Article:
Joan Smith: Watch out: the patriarchy is striking back

At least one in every three women will be beaten, coerced into sex or otherwise abused in her lifetime
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A Lebanese friend has just returned from Cairo, where she went to university four decades ago. "It was so sad," she said. "Every woman I saw was veiled, even on Huda Shaarawi street." The great Egyptian feminist was reputedly the first Arab woman to remove her veil, and my friend can't help wondering what Shaarawi would make of all the women who are putting it back on, nearly 60 years after her death.

Meanwhile, on the other side of the world, an equally baleful development has just been reported. On Monday the Governor of the American state of South Dakota, Mike Rounds, signed a bill banning abortion even in cases of incest or rape. The sole exception is if a woman's life is at risk, and doctors could find themselves in prison for up to five years for performing a termination in any other circumstance.

Excuse me if, after all that, I manage to raise only two cheers on International Women's Day. I know it should be a cue for celebration, and I don't deny we've made progress since my grandmother's day. Women didn't have the vote when she was born, and all three of her daughters left school at 14 - two of them, including my mother, to go into domestic service.

I'm delighted that some of us have so much more independence these days, but I'm also worried by mounting evidence that patriarchy is striking back. In Iraq, religious parties are trying to reimpose the veil on women who have not worn it for decades, while the Taliban - supposedly driven out of Afghanistan in 2001 but increasingly in evidence again - are murdering women teachers in an attempt to curtail girls' education.

The battle to regain control of women's bodies has been opened in the US, where the abortion ban in South Dakota is merely the first shot in a campaign to overturn Roe v Wade, the 1973 Supreme Court ruling which established that state governments do not have the power to prohibit abortion. Similar legislative proposals are being drawn up in Mississippi, Georgia, Indiana, Missouri, Ohio, Kentucky and Tennessee.

I've been expecting this development since the 2004 Congressional elections, when the Republicans fielded a number of evangelical Christian candidates who campaigned on an anti-abortion platform, including one or two who actually advocated the death penalty for performing terminations. Nor is it any accident that it's happening now, at a moment when recent appointments to the Supreme Court by President Bush are widely feared to have tipped the balance against Roe v Wade.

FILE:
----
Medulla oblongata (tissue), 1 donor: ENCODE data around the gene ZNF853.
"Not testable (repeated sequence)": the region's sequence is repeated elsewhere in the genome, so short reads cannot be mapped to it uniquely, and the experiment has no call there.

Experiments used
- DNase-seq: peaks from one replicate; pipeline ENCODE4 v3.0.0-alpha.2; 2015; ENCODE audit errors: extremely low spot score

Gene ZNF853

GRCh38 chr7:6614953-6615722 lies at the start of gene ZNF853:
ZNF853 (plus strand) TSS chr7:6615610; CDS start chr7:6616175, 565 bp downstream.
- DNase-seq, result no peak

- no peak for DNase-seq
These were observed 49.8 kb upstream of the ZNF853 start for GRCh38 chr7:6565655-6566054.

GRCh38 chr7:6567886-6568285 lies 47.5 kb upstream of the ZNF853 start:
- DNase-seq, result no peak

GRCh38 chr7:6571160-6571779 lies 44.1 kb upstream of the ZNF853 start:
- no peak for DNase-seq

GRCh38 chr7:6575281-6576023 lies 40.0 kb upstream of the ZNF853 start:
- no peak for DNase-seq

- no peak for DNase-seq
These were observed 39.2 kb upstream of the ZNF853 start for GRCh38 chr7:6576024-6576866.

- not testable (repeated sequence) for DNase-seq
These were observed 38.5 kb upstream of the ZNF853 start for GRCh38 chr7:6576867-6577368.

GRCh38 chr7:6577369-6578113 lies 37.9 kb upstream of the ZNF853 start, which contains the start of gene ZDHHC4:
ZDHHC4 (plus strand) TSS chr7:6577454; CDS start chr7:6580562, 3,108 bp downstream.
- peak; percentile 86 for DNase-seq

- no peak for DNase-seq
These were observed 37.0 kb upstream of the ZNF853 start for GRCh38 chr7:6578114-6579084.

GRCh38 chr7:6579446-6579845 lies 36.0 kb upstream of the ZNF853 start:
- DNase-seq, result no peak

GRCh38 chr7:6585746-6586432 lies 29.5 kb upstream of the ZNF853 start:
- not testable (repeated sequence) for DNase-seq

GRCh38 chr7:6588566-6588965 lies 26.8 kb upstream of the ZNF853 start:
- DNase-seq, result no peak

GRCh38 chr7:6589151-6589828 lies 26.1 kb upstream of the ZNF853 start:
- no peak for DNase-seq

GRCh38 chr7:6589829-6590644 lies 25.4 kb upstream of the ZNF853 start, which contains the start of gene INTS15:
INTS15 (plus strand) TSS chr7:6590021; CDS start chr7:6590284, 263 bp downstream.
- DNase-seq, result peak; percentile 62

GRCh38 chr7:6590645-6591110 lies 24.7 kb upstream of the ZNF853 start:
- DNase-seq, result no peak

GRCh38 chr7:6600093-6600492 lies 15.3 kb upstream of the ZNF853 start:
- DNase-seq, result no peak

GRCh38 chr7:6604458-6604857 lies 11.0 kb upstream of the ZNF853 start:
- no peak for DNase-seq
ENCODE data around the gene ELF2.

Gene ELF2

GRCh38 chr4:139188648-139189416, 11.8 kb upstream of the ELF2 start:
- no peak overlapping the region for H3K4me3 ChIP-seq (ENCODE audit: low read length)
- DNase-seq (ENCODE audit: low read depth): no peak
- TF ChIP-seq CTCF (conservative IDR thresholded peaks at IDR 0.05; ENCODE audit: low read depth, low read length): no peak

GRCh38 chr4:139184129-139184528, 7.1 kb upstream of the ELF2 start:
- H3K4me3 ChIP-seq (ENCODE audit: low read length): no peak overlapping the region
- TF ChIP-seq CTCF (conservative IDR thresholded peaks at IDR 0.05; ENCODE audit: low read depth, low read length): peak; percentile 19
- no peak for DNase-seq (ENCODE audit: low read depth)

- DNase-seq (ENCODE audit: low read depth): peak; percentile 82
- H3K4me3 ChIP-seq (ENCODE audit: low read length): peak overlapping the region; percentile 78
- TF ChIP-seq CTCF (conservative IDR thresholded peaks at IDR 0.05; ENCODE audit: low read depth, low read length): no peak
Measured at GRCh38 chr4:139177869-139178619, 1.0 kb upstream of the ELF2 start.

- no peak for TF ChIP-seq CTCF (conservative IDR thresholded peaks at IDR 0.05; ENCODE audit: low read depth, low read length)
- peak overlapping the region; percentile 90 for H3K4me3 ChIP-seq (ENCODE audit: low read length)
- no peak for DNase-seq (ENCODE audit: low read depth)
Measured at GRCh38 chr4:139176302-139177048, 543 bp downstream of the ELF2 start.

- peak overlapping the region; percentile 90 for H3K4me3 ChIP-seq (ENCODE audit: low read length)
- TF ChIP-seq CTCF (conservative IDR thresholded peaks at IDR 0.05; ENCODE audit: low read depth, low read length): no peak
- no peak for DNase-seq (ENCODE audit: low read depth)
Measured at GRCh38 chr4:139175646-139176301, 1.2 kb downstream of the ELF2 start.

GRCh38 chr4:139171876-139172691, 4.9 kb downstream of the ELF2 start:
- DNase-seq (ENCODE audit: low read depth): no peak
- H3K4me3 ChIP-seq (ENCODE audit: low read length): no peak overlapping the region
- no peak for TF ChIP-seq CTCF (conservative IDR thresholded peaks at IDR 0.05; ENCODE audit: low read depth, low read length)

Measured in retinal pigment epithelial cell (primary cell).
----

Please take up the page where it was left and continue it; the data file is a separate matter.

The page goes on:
It's ironic that this atmosphere of anti-woman conservatism, most of it religiously inspired, is as visible in Christian North America as it is in the Middle East. According to Human Rights Watch, in a report published yesterday, rape victims in Mexico are being intimidated by public prosecutors and health workers when they seek legal terminations. As a result, many are resorting to dangerous backstreet abortions, while girls who have been raped by their fathers often have no choice but to carry the pregnancy to term.

Victims of rape and domestic violence are just as badly treated in Libya, where the indefinite detention of women and girls who have committed no crime in "social rehabilitation" facilities was exposed last month; some are locked up because they are accused of staining their families' honour, while others have fled from violent stepfathers or incest.

Across the world, the statistics on violence against women are horrifying. According to the UN, at least one in every three women will be beaten, coerced into sex or otherwise abused in her lifetime; the organisation describes violence against women as "a universal problem of epidemic proportions" and "perhaps the most pervasive human rights violation that we know today". The British Government suggests that domestic violence is the largest cause of morbidity worldwide in women aged 19-44, causing more deaths and ill health than war, cancer or traffic accidents.

The economic cost is huge. Three years ago, a report put the price of domestic violence in the US at more than $5.8bn (£3.3bn) a year, with productivity losses accounting for nearly $2bn. In this country, the Home Office estimate is even higher, at £23bn, and the Government says it accounts for 16 per cent of all violent crime. Domestic violence claims the lives of two women each week - the comparable figure for men is 30 a year - and it has more repeat victims than any other crime. On average there will have been 35 assaults before a victim calls the police.

Most people are aware by now that fewer than 6 per cent of rapes reported to the police in this country results in a conviction. The latest attempt to do something about this scandalous state of affairs was announced yesterday, in the shape of a half-million-pound education programme in men's magazines and on condom machines, warning young men that they must ensure that a woman has consented to sex, even if she is drunk.

I'm not sure who all these men are who don't understand that having sex with a drunken woman may constitute rape, but it certainly doesn't make me feel like celebrating the lot of womankind. There's nothing wrong with having a day on which we look at what's happening to women around the world, but I just wish the balance-sheet wasn't so one-sided.